When the time comes to make programmes looking back on the 2010s, I wonder which aspects of life today will seem the weirdest. Quinoa? The fact that we were expected to be ‘passionate’ about our jobs? Being so overexcited by new technology that we constantly stared at phones? Or maybe it’ll just be how many almost identical TV series looking back on previous decades we used to watch: the kind where a family dresses up in period costume and lives for a while like people from previous eras, carefully ticking off the signifiers as they go. (Space hoppers and Chopper bikes for the Seventies, Rubik’s Cubes and shoulder pads for the Eighties.)
The latest example — following the likes of Back in Time for Dinner, Back in Time for Christmas, Turn Back Time: The Family and Turn Back Time: The High Street — is Back in Time for the Weekend (BBC2, Tuesday), where even the title’s promise of a slightly different focus didn’t last for long. At the start, presenter Giles Coren proudly announced that the series would bring us ‘50 years of British weekends’, but in the first episode, set in the Fifties, once the weekend was over, the programme rolled on to the rest of the week with neither a pause nor an explanation.
There is, mind you, no doubting the commitment of the family involved. For their trip back to the original Austerity Britain, the Ashby Hawkinses not only donned the requisite hats and National Health specs, but also allowed their house to be ripped apart and reconfigured in best make-do-and-mend chic. And they were a good choice in other ways too. In real life, mum Steph is the breadwinner, which meant that it came as a bit of a shock when she realised she’d be doing 11 hours of chores a day while her husband Rob sat in a chair pretending to smoke a pipe. They’re also a likeable and articulate foursome, especially the precocious Seth, a 12-year-old boy much given to furrowing his brow and ruminating on the shifting nature of social expectations.
Given the unshakeable devotion of these programmes to received wisdom, startling revelation was duly in short supply. Then again, perhaps their main function is to provide comfort rather than fresh information, not just by reciting all over again the commonly agreed version of postwar British life in a sort of historical equivalent of communal hymn-singing, but also by assuring us how marvellous life is today compared with more benighted times. So it was that the Fifties got their usual kicking for being dull and conventional as well as sexist — until liberation came in the form of washing machines and rock’n’roll. Still, at least Seth enjoyed himself as he camped in the woods with friends, cooking Spam and warming the hearts of any parents watching by explaining how unexpectedly nice it was to get away from a computer screen.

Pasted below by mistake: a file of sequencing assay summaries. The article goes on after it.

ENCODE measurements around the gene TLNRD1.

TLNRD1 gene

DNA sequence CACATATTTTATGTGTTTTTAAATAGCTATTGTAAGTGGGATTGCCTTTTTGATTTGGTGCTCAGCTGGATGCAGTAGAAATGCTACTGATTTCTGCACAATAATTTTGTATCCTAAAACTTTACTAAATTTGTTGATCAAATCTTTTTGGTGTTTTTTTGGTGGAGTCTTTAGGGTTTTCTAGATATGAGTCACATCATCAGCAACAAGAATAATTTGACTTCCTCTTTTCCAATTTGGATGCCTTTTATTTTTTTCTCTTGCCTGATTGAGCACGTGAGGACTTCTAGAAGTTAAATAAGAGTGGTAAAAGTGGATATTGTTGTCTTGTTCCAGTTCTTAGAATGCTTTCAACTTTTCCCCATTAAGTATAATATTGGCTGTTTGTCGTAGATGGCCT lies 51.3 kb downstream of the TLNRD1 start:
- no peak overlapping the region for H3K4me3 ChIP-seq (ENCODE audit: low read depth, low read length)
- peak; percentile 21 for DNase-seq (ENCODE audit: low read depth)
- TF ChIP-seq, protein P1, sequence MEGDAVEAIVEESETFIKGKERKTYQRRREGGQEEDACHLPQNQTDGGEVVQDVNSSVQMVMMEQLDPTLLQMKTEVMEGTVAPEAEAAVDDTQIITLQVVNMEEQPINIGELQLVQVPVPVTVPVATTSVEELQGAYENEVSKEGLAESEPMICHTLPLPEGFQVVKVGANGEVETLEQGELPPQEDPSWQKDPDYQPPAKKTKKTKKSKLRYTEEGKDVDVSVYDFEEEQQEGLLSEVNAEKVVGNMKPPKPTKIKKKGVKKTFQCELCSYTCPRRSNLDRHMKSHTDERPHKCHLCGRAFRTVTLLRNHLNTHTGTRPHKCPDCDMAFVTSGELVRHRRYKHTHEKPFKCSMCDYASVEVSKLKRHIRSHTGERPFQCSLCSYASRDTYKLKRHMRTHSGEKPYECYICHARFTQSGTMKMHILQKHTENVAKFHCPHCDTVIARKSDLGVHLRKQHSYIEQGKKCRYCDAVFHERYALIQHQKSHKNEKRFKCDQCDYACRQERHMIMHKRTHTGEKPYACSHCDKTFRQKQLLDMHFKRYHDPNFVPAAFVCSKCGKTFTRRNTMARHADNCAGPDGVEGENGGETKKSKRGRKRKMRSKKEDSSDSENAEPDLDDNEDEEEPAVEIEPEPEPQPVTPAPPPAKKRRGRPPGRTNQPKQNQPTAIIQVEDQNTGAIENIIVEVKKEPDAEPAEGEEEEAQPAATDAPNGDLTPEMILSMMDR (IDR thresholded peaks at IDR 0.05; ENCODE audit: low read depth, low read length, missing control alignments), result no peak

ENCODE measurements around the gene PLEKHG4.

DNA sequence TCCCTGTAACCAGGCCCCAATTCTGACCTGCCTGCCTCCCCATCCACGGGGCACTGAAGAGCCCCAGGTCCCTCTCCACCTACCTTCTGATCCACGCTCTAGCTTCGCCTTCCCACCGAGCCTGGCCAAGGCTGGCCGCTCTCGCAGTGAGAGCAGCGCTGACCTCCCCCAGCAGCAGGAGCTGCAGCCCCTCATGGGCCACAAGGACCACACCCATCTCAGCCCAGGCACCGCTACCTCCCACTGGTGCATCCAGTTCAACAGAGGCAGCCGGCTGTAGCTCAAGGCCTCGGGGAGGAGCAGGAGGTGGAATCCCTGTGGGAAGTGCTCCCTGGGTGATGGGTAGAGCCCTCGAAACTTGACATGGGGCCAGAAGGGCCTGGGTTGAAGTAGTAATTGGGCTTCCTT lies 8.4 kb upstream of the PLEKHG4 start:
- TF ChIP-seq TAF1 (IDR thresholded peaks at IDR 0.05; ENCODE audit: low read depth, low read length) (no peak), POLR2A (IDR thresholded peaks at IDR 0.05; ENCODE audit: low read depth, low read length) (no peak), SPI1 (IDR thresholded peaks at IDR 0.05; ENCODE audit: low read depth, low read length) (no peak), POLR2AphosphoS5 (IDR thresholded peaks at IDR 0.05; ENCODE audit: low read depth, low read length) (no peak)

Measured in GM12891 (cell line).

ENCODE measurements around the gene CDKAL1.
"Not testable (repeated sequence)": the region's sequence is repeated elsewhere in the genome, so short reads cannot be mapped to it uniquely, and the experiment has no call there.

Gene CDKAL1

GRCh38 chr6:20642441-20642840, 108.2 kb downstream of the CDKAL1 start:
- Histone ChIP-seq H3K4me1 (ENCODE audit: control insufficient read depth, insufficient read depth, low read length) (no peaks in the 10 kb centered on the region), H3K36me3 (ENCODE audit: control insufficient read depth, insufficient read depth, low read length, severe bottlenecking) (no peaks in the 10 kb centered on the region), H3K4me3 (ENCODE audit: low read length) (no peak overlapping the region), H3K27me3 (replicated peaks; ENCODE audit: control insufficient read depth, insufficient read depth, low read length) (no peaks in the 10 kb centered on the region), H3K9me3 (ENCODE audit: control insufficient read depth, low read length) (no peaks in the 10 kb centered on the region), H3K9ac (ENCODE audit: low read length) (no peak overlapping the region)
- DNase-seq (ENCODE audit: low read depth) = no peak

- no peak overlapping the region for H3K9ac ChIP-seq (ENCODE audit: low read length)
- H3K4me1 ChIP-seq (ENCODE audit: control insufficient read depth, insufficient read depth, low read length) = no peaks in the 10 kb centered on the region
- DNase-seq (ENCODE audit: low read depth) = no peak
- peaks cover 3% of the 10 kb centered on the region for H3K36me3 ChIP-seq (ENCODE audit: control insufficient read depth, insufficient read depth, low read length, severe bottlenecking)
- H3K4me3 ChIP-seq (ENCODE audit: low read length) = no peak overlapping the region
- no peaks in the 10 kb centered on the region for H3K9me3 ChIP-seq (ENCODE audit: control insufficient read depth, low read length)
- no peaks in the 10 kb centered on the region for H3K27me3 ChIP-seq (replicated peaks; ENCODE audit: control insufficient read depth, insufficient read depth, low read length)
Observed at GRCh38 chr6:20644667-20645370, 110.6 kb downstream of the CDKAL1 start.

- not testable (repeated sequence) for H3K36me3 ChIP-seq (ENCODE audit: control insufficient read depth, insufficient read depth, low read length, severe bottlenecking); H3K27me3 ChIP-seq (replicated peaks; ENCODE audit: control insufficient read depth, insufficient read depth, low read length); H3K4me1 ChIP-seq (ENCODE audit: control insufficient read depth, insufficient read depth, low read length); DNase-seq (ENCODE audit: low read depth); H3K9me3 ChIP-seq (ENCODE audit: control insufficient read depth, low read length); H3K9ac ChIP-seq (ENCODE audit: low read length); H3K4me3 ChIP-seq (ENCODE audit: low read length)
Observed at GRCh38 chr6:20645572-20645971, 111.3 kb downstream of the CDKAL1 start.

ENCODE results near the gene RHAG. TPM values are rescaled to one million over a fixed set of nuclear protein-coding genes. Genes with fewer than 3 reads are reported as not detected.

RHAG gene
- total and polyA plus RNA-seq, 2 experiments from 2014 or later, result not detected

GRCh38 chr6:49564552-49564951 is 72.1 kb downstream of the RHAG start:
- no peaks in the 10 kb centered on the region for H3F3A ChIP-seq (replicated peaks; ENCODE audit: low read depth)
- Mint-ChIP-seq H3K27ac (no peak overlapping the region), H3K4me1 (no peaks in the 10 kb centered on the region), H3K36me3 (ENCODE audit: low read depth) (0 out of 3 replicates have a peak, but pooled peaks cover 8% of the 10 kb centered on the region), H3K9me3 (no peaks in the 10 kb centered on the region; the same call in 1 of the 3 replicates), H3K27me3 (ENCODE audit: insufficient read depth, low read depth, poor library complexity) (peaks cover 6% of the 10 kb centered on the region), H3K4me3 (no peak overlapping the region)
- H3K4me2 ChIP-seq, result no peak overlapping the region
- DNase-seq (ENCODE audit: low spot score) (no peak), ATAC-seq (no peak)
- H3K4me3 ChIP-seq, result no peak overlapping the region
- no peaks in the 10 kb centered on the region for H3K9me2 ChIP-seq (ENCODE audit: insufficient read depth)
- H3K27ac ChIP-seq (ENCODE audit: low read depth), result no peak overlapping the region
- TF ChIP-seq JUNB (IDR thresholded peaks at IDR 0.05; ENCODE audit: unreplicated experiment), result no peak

Guns N’ Roses at Fender’s Ballroom, opening for Cheap Trick, December 1986 (Photo: Getty)
But if you really wanted to see how much life had changed — not least for women — just 30 years after all that Fifties repression, one way was to watch The Most Dangerous Band in the World: The Story of Guns N’ Roses (BBC Four, Friday). Whereas 16-year-old Daisy Ashby Hawkins was instructed in the decorous art of ballroom dancing to have her Fifties fun, here we met Adriana Smith, a stripper and girlfriend of the band’s drummer who agreed to be recorded having noisy sex with the lead singer Axl Rose as part of the 1987 track ‘Rocket Queen’. ‘I did it for the band,’ she explained, ‘and for a bottle of Jack Daniel’s.’
Strippers, in fact, proved something of a motif, providing the band with companionship, booze and on-stage dancing that took Guns N’ Roses shows ‘to the next level’. But of course, there were plenty of other classic rock tales as well. Personally, I particularly liked Axl wanting to buy his own army in Guatemala, and his continuing belief that when the guitarist Slash’s heart stopped for eight minutes on the carpet of an LA hotel, the man’s soul left his body in the form of a crow and a replacement soul entered that has been in place ever since. And Axl was the abstemious one — unlike, say, bassist Duff McKagan, who at one stage gave up heroin and started drinking ten bottles of wine a day instead. Slash himself, incidentally, was careful to stick to a daily ration of four pints of vodka, but that was before he went out for the evening.
Ninety minutes of this stuff made for a grimly riveting and — let’s face it — often entertaining watch. Yet, by the end, I suspect that even the most ardent fans of rock excess might have found themselves wondering if there’s something to be said for the boring old Fifties after all.
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